The Real Threats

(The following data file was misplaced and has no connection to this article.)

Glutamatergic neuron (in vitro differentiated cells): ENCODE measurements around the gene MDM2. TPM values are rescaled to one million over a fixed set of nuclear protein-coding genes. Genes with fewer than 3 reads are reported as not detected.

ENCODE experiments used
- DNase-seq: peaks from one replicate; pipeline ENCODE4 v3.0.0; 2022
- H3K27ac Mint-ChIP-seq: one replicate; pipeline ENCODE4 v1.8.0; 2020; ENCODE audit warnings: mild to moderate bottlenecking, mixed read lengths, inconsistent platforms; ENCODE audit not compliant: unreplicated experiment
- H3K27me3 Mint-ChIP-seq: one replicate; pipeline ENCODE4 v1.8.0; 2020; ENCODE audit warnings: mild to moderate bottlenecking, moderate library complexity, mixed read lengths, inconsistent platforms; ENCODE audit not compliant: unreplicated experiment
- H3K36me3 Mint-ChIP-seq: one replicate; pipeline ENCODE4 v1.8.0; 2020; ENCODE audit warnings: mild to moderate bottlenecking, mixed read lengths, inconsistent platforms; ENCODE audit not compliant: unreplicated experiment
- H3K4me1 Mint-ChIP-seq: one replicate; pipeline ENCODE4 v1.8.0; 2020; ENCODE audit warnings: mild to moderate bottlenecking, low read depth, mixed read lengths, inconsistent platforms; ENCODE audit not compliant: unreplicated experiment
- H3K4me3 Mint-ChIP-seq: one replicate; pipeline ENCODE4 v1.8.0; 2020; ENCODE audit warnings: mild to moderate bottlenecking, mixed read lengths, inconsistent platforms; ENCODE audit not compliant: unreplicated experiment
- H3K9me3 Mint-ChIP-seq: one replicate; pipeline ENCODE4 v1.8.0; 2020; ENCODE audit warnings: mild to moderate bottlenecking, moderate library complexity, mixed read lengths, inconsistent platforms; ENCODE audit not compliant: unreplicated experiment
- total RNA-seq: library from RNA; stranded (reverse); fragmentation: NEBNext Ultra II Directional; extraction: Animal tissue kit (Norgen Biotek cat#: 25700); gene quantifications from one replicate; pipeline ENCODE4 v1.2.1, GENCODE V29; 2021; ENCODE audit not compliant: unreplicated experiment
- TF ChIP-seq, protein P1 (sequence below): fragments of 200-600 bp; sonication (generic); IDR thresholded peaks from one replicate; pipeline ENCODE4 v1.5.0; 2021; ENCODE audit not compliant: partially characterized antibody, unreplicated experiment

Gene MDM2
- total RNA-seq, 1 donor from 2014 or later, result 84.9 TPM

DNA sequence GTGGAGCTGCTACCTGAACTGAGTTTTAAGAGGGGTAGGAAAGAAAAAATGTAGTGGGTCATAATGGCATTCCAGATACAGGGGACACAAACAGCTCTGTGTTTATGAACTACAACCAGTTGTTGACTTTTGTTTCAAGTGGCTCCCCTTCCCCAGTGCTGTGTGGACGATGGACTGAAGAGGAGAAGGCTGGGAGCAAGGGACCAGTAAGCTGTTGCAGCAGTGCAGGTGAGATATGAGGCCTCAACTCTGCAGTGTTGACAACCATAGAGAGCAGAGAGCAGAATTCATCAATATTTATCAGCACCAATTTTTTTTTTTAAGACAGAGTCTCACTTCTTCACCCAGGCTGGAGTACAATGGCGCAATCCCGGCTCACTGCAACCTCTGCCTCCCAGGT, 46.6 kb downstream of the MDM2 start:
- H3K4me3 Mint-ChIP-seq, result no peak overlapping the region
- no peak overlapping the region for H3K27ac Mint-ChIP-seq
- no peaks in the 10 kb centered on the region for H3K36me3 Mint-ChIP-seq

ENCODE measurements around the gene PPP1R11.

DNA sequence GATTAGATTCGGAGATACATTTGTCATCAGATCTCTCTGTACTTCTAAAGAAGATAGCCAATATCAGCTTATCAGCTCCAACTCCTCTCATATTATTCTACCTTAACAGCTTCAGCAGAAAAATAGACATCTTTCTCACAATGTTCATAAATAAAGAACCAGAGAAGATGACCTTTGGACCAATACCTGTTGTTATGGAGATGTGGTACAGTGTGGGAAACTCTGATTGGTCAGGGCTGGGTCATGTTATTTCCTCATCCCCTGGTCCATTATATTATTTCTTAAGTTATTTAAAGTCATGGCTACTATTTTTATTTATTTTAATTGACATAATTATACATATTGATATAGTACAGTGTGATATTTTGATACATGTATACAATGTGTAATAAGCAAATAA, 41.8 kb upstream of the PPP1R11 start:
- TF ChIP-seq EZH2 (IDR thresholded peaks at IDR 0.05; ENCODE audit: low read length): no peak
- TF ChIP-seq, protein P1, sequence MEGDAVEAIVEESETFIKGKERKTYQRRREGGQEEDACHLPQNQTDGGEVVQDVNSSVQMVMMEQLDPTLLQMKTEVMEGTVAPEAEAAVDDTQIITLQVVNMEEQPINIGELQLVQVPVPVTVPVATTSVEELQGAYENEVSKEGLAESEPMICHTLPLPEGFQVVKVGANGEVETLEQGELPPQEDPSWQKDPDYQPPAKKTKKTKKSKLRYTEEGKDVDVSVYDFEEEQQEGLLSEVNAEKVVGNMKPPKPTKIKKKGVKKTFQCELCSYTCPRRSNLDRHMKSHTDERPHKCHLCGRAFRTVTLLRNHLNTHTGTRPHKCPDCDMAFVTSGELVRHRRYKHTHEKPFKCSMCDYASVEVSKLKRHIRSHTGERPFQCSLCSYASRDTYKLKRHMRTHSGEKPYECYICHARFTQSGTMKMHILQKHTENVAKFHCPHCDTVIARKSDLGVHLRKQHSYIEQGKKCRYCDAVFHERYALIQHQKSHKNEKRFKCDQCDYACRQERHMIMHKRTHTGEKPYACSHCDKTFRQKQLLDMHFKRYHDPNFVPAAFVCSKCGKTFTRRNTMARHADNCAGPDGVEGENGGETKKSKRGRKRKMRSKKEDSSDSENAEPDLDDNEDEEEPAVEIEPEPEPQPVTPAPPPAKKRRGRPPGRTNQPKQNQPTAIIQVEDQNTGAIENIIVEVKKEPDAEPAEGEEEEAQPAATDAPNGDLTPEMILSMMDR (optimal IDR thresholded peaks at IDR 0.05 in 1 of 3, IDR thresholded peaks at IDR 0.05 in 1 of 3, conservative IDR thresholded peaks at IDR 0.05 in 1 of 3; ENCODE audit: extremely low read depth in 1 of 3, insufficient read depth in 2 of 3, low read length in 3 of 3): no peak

Preoccupied as we currently are with "rogue states" and terrorists, Weinberg argues that there are much cheaper and more likely ways for such enemies to attack, and for which missile defense is no answer. "The other ways are just to bring nuclear weapons on trucks across the border, park them in an underground garage in Manhattan, set them off and you have something that makes Sept. 11 look like an ordinary working day. Or ... you can launch them in a short-range missile from ships offshore, and these short-range missiles are in the hands of many countries -- and national missile defense would have no effect against them. That's not a controversial point, by the way." Such methods would allow the attackers to remain anonymous -- unlike a missile attack, inevitably detected by U.S. satellites. "I can't conceive why anyone, however much they may hate us, would choose to attack us with an indelible return address on the weapon" -- thus inviting nuclear annihilation.